PS – If you would like more information on the Elephant Nature Park and their mission you can read all about it HERE.  If you would like to visit, I HIGHLY encourage the $350 cost for one week of an incredible experience including AWESOME vegan food – you can learn more about visiting or volunteering HERE.  If you would like to see one of the many videos that have inspired me to speak out against the cruelty of these animals you can see that HERE…I warn you, it is graphic (with a few typos) and not for the faint of heart but seeing it will make you stronger to fight on their behalf.  Thank you for reading/watching!!

36 thoughts on “Money & Morals – Using Your $$ For Good

  1. Pingback: Three Awesome Things This Week & One Horrifying - Brooklyn Bread

  2. I was desperate to ride an elephant until I saw a documentary about a year ago. It wasn’t about them being abused, but how they live naturally in the wild, and it made me look into it more. I’ve since learned about an elephant orphanage in South Africa that looks after orphaned elephants and attempts to release them back in the wild, and staying at a place like this and using my cash for good has replaced my urge to ride an elephant.

    It’s a tricky situation, because if everyone stopped riding elephants, I don’t know what would happen to those already in captivity. If they no longer earn money for their owners, how many would live?

    I’ve had a few really cool wildlife encounters that have been exactly that- wild! Sometimes, it means you don’t get the best view or might not even see what you were looking for, but better than something spending life in a glass box so that I can take photos for facebook!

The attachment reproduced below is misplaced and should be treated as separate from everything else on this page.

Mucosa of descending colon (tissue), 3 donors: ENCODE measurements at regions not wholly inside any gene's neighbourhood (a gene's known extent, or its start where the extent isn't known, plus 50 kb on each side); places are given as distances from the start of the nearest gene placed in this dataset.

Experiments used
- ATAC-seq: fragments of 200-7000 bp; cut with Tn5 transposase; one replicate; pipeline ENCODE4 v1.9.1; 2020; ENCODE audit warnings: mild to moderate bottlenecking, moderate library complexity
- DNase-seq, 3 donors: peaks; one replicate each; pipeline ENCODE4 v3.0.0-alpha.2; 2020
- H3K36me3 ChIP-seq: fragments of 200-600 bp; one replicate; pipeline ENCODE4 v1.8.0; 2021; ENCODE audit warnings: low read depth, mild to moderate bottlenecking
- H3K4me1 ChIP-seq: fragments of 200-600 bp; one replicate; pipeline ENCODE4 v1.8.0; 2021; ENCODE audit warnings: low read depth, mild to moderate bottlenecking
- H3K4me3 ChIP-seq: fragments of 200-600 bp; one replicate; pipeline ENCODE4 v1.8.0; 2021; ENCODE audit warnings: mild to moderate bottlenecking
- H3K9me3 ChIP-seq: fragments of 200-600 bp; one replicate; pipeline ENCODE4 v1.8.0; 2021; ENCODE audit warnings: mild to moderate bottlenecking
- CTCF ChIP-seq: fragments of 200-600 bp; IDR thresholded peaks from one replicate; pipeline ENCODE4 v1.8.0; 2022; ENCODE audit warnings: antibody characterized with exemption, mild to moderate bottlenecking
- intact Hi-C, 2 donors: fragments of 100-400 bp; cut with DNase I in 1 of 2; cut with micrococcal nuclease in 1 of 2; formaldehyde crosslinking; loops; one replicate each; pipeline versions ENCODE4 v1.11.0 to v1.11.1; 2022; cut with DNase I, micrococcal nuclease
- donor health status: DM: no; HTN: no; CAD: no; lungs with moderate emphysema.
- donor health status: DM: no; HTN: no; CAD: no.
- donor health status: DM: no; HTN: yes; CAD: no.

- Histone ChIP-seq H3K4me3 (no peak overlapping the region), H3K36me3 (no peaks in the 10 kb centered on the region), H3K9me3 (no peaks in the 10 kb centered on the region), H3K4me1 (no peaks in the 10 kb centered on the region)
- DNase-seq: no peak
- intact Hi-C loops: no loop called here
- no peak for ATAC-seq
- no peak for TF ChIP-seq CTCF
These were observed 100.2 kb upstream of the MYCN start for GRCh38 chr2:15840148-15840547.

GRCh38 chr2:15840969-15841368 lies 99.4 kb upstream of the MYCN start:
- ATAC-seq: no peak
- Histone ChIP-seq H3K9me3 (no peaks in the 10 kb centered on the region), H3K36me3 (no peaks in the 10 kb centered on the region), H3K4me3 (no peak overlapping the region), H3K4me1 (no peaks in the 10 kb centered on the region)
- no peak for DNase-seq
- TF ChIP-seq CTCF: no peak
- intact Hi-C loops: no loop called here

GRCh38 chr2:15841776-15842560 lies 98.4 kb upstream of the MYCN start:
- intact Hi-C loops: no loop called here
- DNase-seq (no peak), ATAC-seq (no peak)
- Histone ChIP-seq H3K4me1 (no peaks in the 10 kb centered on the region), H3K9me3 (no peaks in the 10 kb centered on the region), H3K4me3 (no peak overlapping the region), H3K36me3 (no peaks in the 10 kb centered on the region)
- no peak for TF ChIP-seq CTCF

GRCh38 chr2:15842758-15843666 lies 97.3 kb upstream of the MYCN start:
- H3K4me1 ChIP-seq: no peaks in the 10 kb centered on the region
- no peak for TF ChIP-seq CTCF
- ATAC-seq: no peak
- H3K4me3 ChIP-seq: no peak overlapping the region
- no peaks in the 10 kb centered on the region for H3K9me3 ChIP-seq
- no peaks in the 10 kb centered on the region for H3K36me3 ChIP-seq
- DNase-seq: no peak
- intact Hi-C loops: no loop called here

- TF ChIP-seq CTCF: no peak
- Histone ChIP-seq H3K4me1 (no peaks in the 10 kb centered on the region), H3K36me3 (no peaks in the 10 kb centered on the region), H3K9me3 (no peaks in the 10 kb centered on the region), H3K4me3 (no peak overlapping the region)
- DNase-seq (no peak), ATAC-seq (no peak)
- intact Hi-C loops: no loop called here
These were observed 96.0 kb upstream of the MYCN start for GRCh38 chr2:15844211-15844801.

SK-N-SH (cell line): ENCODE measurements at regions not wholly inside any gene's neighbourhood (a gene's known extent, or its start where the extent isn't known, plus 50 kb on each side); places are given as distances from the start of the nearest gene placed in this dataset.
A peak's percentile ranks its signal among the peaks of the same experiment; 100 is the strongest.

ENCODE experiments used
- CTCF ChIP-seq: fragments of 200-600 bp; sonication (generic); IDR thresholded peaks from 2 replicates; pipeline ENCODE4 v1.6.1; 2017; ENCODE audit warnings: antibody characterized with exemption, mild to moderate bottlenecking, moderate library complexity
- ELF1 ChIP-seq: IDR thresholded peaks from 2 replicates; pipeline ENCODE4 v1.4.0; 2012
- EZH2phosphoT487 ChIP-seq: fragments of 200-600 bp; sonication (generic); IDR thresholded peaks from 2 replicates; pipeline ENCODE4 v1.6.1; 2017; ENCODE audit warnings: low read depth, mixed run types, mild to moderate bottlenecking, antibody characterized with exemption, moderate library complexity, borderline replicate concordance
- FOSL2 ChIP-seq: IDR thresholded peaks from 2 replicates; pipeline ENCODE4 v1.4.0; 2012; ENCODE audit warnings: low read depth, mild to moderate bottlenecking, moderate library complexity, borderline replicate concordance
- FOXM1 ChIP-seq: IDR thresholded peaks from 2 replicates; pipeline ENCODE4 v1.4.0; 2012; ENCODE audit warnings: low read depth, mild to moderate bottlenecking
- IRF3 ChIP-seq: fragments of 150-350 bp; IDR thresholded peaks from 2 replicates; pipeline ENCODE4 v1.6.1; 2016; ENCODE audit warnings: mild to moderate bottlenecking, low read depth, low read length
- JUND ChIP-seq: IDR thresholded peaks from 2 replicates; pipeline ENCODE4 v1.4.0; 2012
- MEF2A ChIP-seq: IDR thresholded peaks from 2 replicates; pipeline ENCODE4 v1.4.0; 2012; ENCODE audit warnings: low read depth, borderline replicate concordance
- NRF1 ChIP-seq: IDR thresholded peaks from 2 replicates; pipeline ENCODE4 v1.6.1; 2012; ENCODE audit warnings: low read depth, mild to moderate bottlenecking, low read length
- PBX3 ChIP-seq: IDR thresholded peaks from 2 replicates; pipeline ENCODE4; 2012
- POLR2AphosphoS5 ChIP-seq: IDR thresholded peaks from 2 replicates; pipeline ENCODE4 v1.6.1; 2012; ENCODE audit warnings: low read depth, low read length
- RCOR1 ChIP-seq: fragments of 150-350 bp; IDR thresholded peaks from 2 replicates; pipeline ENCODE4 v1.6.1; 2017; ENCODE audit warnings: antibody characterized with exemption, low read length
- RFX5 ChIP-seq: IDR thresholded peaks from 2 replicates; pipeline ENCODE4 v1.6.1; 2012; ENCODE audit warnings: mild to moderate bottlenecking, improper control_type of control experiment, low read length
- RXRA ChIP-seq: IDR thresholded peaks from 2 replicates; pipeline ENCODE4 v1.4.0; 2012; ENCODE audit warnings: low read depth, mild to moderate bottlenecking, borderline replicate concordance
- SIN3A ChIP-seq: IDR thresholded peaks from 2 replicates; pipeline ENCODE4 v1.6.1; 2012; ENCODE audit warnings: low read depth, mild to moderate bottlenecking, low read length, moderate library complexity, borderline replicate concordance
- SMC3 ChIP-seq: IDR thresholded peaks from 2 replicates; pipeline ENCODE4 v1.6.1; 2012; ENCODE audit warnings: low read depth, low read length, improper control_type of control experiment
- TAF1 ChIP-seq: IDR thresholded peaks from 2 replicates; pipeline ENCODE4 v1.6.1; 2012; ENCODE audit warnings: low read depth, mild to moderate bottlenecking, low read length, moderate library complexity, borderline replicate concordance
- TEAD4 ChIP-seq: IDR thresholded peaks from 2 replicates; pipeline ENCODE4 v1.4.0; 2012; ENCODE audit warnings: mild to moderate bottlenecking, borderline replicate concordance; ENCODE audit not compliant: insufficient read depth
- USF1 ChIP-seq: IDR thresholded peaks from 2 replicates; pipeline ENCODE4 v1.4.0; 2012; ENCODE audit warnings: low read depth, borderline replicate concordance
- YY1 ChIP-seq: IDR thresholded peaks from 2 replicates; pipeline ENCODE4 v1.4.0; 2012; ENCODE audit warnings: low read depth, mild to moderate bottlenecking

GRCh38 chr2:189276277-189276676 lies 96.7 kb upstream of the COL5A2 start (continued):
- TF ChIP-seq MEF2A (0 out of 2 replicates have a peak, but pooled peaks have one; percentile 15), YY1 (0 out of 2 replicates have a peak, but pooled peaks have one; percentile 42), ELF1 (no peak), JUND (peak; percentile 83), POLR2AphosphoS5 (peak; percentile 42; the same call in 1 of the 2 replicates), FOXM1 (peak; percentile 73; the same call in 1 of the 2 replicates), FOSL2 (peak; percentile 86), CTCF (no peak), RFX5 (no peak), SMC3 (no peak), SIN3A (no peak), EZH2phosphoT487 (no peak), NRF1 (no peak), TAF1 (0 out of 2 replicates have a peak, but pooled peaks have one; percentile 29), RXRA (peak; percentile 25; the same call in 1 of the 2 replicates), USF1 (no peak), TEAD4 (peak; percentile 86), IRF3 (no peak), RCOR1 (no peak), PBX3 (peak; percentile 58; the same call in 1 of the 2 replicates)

Liked by 1 person

    1. Oh my, took the words out of my mouth. I hate seeing these people take pics with drugged animals just to post it on FB or Twitter…those tigers in Thailand come to mind. Or the truly reckless humans who take a baby dolphin out of the water to take pics so long that it dies and they leave it discarded like trash on the beach. It’s hard to see. But I also hear where you are coming from with releasing them. Elephants can do a lot of destruction to farm land…mostly because they are searching for food sources that we have taken from them. It is quite the quandary. I wish there were easier answers for all of it but it seems we have gotten this far and it is hard to reverse some of the bad. Solutions take time and not everyone has that. For now, I will do my part on education. If one less baby is stolen from its mother for the tourism business then that makes me a happy girl. Thanks for stopping by and invoking thought. 🙂


  3. payingforprivateschool

    Love this and that you using your free time in this way. And I think it is great that you spoke out and am particularly pleased the message was recieved as intended – information, not an attack.

    “If you are neutral in situations of injustice, you have chosen the side of the oppressor. If an elephant has its foot on the tail of a mouse and you say that you are neutral, the mouse will not appreciate your neutrality. Desmond Tutu”